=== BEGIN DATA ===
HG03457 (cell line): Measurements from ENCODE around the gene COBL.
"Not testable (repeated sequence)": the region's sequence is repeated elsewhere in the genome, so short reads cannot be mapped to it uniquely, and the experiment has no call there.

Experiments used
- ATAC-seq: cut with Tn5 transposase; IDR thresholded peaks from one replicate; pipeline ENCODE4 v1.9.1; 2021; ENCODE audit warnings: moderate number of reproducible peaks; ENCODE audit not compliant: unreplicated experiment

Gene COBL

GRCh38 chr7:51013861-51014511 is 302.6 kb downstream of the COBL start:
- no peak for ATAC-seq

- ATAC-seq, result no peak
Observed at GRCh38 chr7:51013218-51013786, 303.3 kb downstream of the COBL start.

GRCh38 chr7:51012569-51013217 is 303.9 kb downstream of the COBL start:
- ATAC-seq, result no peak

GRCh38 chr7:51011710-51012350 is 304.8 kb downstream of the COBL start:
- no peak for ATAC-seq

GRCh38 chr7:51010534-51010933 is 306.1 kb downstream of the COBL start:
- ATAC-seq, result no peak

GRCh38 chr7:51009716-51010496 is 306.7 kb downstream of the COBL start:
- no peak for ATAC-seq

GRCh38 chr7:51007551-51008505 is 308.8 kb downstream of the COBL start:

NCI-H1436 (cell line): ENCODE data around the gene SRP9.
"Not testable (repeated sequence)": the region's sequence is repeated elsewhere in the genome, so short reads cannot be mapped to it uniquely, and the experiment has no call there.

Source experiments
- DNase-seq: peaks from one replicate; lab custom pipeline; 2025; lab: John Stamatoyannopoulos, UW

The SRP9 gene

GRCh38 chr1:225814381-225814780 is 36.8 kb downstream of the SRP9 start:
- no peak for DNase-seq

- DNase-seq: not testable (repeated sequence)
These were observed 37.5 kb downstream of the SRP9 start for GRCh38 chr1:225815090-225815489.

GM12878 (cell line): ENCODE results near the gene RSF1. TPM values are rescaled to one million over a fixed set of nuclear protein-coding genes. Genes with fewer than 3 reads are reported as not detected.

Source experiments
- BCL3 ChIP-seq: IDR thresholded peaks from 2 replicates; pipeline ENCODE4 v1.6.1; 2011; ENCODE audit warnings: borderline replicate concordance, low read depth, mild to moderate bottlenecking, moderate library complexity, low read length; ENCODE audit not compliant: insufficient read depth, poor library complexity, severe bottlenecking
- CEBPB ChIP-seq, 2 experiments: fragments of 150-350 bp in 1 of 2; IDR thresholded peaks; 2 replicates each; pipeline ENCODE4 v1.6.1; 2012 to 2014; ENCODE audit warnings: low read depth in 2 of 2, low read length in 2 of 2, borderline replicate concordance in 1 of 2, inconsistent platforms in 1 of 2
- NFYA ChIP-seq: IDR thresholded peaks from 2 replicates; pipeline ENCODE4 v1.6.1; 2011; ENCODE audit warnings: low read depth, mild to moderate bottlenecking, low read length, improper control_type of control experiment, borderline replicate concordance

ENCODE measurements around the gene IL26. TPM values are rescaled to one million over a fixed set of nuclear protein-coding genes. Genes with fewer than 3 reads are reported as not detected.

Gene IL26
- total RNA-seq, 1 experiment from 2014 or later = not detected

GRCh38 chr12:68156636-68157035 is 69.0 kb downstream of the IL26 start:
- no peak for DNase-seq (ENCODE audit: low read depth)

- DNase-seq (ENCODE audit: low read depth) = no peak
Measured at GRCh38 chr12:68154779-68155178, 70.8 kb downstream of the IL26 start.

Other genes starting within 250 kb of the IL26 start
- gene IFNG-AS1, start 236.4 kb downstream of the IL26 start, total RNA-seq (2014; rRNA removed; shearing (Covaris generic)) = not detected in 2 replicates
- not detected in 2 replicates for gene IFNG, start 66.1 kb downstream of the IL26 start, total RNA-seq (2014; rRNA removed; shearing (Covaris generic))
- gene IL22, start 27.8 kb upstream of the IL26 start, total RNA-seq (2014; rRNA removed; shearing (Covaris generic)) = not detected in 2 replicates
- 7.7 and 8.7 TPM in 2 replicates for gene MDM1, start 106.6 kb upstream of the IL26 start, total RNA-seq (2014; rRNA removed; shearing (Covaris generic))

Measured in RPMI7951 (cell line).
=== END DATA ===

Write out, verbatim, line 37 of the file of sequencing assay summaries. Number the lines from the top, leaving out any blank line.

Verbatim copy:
- no peak for DNase-seq (ENCODE audit: low read depth)